As you can probably guess, this record is not for the faint of heart. Despite never hearing of this album before, I can understand why this can be considered a cult classic of the scene and is definitely an overlooked gem. Each song is stacked with riffs upon riffs and, despite the intensity of the record, it doesn’t ever really feel boring. There’s always something to grab your attention. There are plenty of moments where I was just like, “what the actual fuck?!”, but in the best possible way. There’s plenty of rhythmic variety in each track, always twisting and contorting until the eventual hysteria consumes you. Even when the songs slow down, there’s an air of madness to the doom and gloom. The album feels like a Lovecraftian nightmare come to life and it’s impressive how much talent there is. Sure, the songs all feel a little repetitive at times but it’s not enough to drag you out of the overall experience. And that is the key word here: This IS an experience. The first listen is the most shocking but after that, repeated listens really help you pick apart the riffs and it makes for a more invested listen that bares some fruitful rewards for your time.
The performances here are all spot on. Jesper is machine on the drums, able to switch between an outright pummeling with a barrage of blast beats, double bass kicks and scat beats, to dialing things back when he needs to, allowing the songs a little room to breathe. Brian and Mads are incredibly talented guitar players and work well as a tight unit, providing razor sharp precision executing music as technically proficient and blistering fast as this can be difficult but they make it seem like it was done with ease. Mads vocals are also executed well, though they’re pretty much one monotonous roar. A little more variety is always welcome in my eyes but it’s Death Metal, so this is kind of what I expect. Still, they’re excellent and you can really feel the anger and hate behind them. Thomas has some impressive Bass chops and provides some much-needed heft to the riffs but also plays a great role in offering up dynamics, utilizing the instrument in ways that can make certain riffs pop differently. You could be forgiven for expecting the production to be sloppy, however that is not the case. Everything is clear to the ear and works in perfect harmony. You don’t have to sit there and try and pick out what is going on because it’s all very easy to hear. The guitar tones are sharp, the drums sound monstrous and the bass is plenty of shine to it. There’s still an organic feel to the proceedings but the crisp production works to benefit the album.Overall, this is an incredible album for fans of Technical and Progressive Death Metal. There’s a lot to dig into that you could spend weeks, even months, dissecting it all. When it’s fast and technical, it’s like a maelstrom of violence, dragging you deeper into its blood-soaked depths. When it slows down, there’s a layer of unease, uncertainty… Something feels slightly off with its doomy atmospherics that contrasts well with the harshness of the violent eruptions that make up the backbone of the album. There’s some mind-bending dissonant riff work littered throughout the proceedings that will leave you in a state of amazement, but also as if you’re on the verge of losing your mind. Plus you have plenty of neck-wrecking grooves that I’m sure will conjure up more than a few windmilling headbangers to lose their collective shit. Everything is so fluid that the abrupt tempo shifts feel natural, a testament to the incredible musicianship on display. Sure, 45 minutes of almost non-stop chaos sounds a bit much, and for some it may be, but if you’re a fan of the genre then this is a treat that you’ll want to savor every last minute of. Repeated listens are warranted, and you grow to appreciate the album further upon doing so.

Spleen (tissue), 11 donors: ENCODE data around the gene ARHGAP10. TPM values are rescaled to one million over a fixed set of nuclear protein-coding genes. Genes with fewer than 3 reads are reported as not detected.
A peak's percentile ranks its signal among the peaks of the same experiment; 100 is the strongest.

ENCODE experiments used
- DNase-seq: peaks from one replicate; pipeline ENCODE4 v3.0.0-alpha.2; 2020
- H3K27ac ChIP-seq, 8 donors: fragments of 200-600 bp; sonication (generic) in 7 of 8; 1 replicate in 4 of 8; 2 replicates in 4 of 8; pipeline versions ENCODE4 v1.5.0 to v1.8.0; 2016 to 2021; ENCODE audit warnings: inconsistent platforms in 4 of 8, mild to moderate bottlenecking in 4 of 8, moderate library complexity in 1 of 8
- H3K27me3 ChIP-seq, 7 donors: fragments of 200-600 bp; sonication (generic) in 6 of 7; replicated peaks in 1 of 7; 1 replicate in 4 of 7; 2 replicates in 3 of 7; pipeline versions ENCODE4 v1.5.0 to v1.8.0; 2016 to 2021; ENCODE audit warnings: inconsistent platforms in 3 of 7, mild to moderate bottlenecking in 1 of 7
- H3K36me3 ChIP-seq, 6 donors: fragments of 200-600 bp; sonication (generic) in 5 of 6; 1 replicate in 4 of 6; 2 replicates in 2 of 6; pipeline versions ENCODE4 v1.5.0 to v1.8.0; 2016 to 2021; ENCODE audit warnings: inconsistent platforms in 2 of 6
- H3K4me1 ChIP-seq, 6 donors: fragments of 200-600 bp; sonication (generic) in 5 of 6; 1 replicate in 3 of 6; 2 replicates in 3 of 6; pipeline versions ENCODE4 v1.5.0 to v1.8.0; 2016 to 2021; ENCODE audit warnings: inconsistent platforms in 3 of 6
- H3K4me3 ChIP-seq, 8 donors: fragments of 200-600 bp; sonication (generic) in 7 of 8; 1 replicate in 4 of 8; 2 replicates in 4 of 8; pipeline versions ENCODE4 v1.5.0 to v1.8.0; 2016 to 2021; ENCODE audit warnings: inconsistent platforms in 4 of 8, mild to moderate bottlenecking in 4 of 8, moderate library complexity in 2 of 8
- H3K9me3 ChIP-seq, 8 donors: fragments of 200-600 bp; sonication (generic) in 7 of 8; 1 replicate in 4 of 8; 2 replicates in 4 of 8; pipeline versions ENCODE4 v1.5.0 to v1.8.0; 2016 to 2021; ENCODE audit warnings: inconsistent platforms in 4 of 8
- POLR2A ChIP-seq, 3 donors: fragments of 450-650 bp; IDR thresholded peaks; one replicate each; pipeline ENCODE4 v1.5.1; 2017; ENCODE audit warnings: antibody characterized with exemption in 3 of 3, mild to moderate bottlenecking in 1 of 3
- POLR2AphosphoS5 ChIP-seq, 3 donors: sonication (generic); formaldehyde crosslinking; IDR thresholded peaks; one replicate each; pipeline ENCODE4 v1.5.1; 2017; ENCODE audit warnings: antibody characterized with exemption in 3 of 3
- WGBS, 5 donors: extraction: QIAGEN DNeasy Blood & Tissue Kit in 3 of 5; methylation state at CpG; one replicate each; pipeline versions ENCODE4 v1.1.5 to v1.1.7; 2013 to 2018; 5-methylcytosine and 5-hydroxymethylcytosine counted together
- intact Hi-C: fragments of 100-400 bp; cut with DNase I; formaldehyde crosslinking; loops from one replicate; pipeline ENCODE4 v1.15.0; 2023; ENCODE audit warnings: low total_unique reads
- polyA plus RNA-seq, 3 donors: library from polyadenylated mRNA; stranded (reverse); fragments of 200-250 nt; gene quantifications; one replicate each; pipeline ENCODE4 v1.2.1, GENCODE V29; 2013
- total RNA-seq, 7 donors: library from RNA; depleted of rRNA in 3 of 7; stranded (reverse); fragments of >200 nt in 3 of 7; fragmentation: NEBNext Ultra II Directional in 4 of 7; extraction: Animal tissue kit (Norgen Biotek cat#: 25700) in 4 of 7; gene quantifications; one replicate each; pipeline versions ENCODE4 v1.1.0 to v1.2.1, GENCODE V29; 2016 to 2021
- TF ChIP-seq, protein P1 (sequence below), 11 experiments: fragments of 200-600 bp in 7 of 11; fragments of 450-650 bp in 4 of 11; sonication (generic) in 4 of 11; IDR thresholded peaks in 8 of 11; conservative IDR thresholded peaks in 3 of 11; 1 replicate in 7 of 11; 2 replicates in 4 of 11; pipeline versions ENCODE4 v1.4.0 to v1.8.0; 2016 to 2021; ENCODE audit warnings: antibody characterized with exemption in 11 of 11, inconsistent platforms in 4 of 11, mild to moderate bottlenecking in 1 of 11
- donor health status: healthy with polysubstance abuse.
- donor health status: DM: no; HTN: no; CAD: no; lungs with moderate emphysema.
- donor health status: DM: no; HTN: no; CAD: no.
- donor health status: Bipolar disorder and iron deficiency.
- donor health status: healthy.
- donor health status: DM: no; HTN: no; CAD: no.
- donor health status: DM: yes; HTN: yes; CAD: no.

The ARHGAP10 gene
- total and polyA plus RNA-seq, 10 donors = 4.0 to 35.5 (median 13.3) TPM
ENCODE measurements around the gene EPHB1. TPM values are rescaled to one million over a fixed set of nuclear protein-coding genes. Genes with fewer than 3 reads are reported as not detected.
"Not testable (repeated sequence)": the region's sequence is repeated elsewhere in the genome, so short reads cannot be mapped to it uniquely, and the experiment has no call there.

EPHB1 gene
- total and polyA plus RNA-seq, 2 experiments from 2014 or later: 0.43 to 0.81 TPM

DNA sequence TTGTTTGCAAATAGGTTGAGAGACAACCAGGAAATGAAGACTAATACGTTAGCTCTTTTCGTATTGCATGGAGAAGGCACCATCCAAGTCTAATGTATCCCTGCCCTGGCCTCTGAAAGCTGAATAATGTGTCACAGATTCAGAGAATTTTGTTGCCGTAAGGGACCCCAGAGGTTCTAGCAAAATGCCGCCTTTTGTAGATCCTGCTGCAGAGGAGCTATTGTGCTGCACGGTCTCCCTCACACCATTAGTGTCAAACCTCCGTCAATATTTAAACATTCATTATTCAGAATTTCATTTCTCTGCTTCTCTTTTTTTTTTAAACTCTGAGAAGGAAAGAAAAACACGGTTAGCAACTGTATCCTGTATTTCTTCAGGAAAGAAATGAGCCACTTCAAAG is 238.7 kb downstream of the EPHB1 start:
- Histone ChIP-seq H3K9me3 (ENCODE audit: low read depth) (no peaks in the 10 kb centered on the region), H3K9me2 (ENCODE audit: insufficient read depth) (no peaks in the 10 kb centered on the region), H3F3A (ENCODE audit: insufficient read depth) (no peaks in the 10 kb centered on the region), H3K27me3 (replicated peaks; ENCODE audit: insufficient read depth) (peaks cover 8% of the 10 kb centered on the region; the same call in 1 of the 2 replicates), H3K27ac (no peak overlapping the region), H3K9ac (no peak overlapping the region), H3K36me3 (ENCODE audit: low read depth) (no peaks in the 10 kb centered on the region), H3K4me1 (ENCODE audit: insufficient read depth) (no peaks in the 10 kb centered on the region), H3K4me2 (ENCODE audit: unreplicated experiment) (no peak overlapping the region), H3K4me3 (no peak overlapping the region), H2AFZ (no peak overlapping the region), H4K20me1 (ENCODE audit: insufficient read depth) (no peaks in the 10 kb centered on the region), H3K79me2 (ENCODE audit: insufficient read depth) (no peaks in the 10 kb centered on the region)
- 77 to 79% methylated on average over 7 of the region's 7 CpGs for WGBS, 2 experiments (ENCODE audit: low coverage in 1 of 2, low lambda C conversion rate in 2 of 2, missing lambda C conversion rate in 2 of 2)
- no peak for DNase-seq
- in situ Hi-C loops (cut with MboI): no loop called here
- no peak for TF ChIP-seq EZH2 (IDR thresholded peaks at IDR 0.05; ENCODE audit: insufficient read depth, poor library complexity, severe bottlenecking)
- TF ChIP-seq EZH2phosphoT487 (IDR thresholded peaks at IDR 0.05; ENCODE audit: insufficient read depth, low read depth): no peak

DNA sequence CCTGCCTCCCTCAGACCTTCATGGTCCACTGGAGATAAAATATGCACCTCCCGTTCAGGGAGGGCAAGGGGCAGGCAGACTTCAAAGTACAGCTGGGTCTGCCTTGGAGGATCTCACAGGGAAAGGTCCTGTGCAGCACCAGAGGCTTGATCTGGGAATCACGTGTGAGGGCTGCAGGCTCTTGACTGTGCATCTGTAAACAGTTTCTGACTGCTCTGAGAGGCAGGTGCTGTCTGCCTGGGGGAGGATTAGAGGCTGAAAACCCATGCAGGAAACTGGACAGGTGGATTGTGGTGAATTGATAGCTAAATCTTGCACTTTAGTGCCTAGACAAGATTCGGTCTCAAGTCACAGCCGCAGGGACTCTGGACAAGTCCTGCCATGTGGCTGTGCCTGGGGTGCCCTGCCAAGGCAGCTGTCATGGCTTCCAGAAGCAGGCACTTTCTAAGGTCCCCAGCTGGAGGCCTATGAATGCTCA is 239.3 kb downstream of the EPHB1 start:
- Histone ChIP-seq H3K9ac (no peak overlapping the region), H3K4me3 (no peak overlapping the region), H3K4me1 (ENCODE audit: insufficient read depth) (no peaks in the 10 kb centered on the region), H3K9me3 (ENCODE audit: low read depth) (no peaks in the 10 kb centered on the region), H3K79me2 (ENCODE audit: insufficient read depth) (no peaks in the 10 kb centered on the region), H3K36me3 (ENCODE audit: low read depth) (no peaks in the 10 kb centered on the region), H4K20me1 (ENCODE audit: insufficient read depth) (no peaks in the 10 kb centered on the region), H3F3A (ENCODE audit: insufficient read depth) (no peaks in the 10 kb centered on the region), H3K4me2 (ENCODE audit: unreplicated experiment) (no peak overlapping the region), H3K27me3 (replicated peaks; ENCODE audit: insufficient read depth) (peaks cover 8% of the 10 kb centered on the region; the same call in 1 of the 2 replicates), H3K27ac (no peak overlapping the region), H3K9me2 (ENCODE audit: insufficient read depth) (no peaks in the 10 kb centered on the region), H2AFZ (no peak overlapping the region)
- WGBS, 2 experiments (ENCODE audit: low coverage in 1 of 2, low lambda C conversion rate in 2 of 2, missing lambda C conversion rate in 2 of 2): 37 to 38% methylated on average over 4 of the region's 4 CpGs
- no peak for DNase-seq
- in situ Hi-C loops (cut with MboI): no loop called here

This is another forgotten classic that deserves a place on the shelves of every self-respecting Death Metal fan. It’s complex, in your face and often unforgiving in its relentless attempt to smother the listener, but it’s what makes the album feel as special as it does. Even in modern Death Metal, you just don’t get something quite like this anymore. Also, if you’re a fan of this album and want to explore a couple of other forgotten gems, I highly recommend Creepmime’s 1995 Prog-Death masterpiece ‘Chiaroscuro’ and Disincarnate’s 1993 Technical Death Metal extravaganza ‘Dreams Of The Carrion Kin